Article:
Together we rise. That was the rousing theme for ACAMS’ first face-to-face conference since the pandemic began in Las Vegas, with the Association’s President, Scott Liles, impressing the need for the community to continue to work together to attack financial crime in all its manifestations.
It goes without saying that the pandemic has profoundly affected our lives and how we work. Indeed, the 2021 LexisNexis® Risk Solutions True Cost of Financial Crime Compliance Study referenced at the conference, highlighted a 95% increase in the cost of compliance over the past year. Not surprisingly, this staggering increase is mostly attributed to the increased use of technology as we shifted to a work from home approach.
Along with the remote nature of work, various sessions highlighted the increase of cyber related crime, including phishing, ransomware and various fraud schemes related to the pandemic. Financial professionals fighting money laundering must remain vigilant.
Recently, US regulatory authorities introduced the AML Act of 2020, with updated information around the development of a centralized register of beneficial ownership owned by FinCEN. This comes with challenges, which include the reporting burden placed on SMEs; the coordination required across 50 states; as well as the reliability and accuracy of a centralized database maintained by FinCEN.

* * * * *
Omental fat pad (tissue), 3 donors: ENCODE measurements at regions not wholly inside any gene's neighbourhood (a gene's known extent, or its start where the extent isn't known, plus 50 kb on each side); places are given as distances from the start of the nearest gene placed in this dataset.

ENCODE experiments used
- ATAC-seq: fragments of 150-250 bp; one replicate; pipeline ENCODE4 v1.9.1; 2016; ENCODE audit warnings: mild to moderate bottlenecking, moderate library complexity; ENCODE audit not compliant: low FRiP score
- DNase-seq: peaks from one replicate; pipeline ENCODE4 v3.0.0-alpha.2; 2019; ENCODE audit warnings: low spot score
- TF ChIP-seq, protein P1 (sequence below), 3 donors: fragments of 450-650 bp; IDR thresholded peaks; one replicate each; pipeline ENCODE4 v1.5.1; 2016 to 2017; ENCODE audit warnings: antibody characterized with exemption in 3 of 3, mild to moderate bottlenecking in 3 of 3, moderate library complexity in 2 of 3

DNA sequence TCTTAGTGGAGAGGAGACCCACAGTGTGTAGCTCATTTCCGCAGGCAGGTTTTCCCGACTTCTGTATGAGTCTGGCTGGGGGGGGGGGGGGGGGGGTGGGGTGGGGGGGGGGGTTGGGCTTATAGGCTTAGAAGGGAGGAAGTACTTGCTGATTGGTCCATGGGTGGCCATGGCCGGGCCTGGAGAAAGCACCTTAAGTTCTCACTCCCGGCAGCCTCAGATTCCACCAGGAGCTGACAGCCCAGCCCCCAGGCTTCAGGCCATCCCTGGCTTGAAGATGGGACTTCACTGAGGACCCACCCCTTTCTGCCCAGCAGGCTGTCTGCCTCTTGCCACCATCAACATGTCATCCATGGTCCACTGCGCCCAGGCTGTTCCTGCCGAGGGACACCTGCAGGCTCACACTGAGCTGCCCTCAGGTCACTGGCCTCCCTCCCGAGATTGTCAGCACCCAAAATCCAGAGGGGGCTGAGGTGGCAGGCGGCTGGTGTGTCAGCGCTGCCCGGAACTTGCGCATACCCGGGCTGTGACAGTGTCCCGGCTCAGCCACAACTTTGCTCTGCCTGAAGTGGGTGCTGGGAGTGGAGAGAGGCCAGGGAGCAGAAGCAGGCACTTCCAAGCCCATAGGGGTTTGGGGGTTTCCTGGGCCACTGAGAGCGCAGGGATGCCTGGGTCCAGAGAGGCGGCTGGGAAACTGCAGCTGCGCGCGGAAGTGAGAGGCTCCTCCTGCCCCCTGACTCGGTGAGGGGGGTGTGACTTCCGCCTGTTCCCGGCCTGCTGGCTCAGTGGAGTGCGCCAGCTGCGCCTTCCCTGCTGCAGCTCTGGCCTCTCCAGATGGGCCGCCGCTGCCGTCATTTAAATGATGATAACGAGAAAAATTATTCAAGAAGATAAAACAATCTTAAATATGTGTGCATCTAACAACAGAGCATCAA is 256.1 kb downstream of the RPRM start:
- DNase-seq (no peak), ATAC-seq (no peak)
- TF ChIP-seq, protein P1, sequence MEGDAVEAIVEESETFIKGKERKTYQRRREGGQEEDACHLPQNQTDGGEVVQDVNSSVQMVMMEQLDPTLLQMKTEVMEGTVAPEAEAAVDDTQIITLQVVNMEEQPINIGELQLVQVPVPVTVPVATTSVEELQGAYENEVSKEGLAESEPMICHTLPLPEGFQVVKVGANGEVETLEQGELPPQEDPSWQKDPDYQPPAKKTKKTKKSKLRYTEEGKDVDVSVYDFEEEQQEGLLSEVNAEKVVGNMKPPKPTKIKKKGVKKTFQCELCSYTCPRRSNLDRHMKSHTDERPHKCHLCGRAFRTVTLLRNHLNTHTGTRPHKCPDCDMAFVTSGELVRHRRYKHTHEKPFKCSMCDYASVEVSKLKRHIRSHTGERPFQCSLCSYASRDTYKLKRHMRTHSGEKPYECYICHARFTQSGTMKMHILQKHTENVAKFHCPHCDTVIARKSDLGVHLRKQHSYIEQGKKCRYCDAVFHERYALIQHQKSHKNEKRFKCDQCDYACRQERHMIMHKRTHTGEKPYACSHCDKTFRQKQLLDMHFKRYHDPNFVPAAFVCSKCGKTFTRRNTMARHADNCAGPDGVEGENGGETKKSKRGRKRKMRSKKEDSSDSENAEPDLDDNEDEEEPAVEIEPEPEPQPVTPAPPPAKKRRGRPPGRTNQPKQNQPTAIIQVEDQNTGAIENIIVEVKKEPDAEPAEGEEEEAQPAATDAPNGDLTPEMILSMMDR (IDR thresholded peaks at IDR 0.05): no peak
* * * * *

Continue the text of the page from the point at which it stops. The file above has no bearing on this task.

Privacy is also a hot topic, with much more discussion required on the need to balance privacy versus enforcement needs.
Most of the speakers I heard agreed there is still a long way to go to formalize a national database. So, while banks do currently collect beneficial ownership data as part of their risk management regime, their current challenge is how customer data that is inconsistent with the FinCEN database is reconciled with State and internal data.
A sober session on the 20th anniversary of September 11, 2001, looked at lessons learned from the attack, including significant information sharing failures between intelligence agencies due primarily to firewalls and competition.
Interestingly, Homeland Security was also visibly present at the conference. With a prominent booth amongst the exhibitors, their role was to educate participants on their role and to encourage private public partnerships in the quest to identify useful information to fight financial crime.
Cryptocurrency financial crime concerns also featured on the conference agenda. Sessions focused on educating attendees on decentralized finance (DeFi) (with no financial intermediaries) versus centralized finance (the traditional model).
Crypto proponents emphasized that crypto and DeFi are here to stay, and regulations would help to mature their compliance obligations. Overall, however, there is still a concern as to potential money laundering risk when using cryptocurrencies, and the higher risk associated with onboarding crypto exchanges.
Overall, I felt the conference met the theme of “together we rise’. The face-to-face aspect afforded attendees the opportunity to exchange information and establish relationships that have been difficult in the virtual environment we have grown used to.